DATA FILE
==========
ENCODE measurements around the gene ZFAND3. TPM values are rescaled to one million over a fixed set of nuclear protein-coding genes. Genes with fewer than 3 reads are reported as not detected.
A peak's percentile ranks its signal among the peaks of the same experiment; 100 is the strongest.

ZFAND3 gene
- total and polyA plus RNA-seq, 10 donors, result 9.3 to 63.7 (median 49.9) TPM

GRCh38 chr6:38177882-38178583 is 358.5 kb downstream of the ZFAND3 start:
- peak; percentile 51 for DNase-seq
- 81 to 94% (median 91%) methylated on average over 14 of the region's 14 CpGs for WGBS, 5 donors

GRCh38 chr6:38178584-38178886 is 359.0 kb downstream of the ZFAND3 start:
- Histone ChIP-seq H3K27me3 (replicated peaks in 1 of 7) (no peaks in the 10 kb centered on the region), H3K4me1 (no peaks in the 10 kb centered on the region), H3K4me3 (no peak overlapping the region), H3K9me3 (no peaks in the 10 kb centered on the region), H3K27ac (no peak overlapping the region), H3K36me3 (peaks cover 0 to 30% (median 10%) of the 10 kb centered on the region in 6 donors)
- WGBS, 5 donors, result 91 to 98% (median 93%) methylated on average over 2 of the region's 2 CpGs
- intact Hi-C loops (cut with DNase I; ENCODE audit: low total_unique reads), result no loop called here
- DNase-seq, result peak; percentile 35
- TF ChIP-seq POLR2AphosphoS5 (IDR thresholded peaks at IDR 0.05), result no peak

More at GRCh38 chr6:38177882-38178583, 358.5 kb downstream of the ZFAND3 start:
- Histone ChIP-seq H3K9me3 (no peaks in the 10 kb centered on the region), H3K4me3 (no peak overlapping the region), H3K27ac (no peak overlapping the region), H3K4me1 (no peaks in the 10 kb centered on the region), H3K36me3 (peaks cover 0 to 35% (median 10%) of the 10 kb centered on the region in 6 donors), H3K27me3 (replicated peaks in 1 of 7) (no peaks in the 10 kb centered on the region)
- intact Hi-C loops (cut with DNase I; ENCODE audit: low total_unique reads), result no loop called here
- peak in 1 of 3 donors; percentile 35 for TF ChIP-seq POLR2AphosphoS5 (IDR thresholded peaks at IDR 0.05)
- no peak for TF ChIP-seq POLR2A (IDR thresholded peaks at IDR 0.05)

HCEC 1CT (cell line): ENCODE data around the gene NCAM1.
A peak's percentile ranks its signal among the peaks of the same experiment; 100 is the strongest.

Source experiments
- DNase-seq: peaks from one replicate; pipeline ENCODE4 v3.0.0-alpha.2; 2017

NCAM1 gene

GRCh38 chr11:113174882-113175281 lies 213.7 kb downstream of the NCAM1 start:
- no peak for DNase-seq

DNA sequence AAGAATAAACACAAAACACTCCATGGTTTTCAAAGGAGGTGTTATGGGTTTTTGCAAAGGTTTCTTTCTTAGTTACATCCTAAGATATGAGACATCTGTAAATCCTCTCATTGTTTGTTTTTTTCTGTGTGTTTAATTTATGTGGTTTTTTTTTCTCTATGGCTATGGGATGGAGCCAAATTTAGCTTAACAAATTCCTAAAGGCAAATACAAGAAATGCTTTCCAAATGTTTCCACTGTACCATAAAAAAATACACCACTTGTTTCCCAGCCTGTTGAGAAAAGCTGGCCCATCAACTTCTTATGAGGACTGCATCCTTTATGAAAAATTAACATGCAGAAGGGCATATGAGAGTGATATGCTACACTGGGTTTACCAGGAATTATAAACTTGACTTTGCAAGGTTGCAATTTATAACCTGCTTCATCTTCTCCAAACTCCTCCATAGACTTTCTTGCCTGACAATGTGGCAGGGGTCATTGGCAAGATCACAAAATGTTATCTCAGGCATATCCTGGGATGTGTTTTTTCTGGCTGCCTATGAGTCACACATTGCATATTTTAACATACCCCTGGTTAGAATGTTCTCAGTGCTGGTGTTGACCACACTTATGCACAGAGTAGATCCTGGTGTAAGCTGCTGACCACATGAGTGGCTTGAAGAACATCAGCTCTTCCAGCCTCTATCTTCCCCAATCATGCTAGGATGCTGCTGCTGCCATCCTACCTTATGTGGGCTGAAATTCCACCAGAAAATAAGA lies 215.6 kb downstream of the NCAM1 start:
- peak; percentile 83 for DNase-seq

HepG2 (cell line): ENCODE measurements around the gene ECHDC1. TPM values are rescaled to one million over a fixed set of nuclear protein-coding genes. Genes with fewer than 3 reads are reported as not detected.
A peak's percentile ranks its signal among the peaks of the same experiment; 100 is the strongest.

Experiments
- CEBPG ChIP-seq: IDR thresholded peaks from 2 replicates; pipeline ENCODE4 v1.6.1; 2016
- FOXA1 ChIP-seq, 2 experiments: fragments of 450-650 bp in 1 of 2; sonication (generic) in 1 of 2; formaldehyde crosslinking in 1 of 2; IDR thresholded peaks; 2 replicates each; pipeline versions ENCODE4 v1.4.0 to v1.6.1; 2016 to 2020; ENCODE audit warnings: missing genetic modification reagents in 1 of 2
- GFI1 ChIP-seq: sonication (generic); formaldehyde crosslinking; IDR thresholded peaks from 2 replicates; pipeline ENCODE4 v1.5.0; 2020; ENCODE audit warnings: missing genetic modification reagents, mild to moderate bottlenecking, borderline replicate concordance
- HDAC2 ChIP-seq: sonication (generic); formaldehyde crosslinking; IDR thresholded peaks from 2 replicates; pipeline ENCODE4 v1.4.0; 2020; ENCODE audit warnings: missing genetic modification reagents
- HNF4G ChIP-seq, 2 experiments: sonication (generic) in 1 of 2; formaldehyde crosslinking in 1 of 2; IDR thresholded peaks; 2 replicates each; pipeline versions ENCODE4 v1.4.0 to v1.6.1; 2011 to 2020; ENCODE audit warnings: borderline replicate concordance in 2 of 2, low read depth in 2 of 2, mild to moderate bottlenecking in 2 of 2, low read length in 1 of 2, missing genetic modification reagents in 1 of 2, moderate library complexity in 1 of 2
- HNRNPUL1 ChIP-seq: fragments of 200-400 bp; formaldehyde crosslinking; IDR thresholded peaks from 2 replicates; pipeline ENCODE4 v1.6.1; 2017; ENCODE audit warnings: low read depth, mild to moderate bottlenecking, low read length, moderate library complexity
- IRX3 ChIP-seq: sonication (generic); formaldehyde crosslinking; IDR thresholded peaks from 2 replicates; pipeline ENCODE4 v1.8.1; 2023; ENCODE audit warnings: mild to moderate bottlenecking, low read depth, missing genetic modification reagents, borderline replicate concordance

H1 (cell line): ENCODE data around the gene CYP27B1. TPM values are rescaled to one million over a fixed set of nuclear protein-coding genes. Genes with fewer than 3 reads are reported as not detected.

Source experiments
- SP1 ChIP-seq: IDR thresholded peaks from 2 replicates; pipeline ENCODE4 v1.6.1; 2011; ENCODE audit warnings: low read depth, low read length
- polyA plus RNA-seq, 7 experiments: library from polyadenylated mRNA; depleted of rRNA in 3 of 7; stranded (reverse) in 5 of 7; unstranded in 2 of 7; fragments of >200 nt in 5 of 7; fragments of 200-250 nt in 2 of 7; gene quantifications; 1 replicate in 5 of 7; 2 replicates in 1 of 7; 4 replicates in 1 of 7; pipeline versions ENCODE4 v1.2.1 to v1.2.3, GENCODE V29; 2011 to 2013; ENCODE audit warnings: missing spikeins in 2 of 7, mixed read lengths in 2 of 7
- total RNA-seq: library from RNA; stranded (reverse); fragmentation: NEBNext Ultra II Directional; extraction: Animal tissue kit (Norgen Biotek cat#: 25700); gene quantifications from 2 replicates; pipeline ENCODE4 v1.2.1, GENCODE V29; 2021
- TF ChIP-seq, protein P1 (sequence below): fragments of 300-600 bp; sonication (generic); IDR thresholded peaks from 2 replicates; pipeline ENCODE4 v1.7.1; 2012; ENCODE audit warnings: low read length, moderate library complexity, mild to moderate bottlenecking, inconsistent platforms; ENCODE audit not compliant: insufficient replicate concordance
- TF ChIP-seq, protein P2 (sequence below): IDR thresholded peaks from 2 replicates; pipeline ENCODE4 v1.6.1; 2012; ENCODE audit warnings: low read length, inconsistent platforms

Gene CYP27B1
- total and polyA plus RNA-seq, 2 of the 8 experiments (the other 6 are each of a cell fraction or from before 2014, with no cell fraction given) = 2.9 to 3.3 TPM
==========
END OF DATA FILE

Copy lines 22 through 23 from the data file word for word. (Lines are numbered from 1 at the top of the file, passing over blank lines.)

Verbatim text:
- DNase-seq: peaks from one replicate; pipeline ENCODE4 v3.0.0-alpha.2; 2017

NCAM1 gene